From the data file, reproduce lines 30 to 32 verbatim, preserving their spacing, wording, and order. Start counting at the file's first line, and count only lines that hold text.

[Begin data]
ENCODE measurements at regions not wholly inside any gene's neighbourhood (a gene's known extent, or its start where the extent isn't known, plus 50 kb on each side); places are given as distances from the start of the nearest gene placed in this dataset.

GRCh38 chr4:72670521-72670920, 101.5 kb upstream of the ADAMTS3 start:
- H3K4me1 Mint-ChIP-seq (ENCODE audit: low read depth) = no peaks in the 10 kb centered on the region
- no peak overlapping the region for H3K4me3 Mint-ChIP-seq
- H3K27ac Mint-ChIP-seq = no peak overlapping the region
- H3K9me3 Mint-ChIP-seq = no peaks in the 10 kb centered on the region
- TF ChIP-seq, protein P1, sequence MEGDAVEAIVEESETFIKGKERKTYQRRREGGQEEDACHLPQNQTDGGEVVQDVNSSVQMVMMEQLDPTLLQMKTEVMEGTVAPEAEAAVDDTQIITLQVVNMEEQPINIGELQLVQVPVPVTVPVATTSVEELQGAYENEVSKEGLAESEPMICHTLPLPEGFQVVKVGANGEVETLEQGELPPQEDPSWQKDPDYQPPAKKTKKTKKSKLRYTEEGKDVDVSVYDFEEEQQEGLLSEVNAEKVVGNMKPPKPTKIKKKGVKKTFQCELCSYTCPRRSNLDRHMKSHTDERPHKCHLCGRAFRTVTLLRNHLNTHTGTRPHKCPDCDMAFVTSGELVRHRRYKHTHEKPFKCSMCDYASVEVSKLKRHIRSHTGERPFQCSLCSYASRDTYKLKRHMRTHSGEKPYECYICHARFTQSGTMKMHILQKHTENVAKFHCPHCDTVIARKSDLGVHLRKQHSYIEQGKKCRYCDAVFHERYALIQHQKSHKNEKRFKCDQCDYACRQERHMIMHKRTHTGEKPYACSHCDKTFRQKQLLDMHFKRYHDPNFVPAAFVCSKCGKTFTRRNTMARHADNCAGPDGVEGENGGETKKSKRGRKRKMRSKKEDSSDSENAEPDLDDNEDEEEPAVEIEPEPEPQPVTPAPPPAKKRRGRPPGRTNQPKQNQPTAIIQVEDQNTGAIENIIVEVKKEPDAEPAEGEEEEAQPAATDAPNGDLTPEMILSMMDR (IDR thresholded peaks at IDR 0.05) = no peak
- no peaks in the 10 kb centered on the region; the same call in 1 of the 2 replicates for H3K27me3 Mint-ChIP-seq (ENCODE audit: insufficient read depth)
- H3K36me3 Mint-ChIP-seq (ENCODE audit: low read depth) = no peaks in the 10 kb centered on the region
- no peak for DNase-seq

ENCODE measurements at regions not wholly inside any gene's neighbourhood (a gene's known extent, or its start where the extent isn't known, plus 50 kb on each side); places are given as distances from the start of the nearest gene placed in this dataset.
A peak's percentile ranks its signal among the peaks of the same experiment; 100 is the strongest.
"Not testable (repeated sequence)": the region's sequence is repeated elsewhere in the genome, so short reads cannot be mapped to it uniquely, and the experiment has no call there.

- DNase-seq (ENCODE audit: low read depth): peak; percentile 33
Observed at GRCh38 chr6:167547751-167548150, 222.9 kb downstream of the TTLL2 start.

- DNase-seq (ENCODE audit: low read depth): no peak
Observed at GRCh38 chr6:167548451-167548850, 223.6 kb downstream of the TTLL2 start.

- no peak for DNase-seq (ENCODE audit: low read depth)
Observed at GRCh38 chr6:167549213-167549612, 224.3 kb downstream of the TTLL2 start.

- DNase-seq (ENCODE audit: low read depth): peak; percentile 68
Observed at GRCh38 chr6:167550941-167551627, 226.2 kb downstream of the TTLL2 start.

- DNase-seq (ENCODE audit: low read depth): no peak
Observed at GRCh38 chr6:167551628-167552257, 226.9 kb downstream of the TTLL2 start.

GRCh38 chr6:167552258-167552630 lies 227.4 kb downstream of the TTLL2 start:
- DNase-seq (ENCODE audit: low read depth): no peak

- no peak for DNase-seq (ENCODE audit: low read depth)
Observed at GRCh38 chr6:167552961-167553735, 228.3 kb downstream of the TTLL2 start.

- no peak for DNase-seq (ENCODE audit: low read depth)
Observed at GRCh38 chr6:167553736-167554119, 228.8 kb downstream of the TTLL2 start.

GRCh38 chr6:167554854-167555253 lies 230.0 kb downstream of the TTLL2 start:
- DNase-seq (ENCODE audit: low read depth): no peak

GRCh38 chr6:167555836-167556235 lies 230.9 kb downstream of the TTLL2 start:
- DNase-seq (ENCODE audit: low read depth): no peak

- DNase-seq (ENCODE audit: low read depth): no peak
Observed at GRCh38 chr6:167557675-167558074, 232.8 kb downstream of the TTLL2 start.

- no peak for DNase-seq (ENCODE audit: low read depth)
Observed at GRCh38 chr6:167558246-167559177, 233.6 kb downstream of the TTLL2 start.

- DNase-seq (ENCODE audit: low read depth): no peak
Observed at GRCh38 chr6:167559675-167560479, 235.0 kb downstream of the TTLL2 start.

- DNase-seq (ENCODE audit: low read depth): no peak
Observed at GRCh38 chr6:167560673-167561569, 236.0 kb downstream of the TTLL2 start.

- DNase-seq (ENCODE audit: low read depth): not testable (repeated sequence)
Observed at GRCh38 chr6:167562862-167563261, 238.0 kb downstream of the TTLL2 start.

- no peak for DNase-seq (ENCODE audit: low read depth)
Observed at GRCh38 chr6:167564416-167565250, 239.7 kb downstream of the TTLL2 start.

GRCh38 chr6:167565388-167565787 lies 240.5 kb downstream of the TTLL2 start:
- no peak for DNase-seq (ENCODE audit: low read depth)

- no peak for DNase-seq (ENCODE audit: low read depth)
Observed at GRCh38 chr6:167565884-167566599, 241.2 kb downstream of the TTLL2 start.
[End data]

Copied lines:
GRCh38 chr6:167554854-167555253 lies 230.0 kb downstream of the TTLL2 start:
- DNase-seq (ENCODE audit: low read depth): no peak

GRCh38 chr6:167555836-167556235 lies 230.9 kb downstream of the TTLL2 start: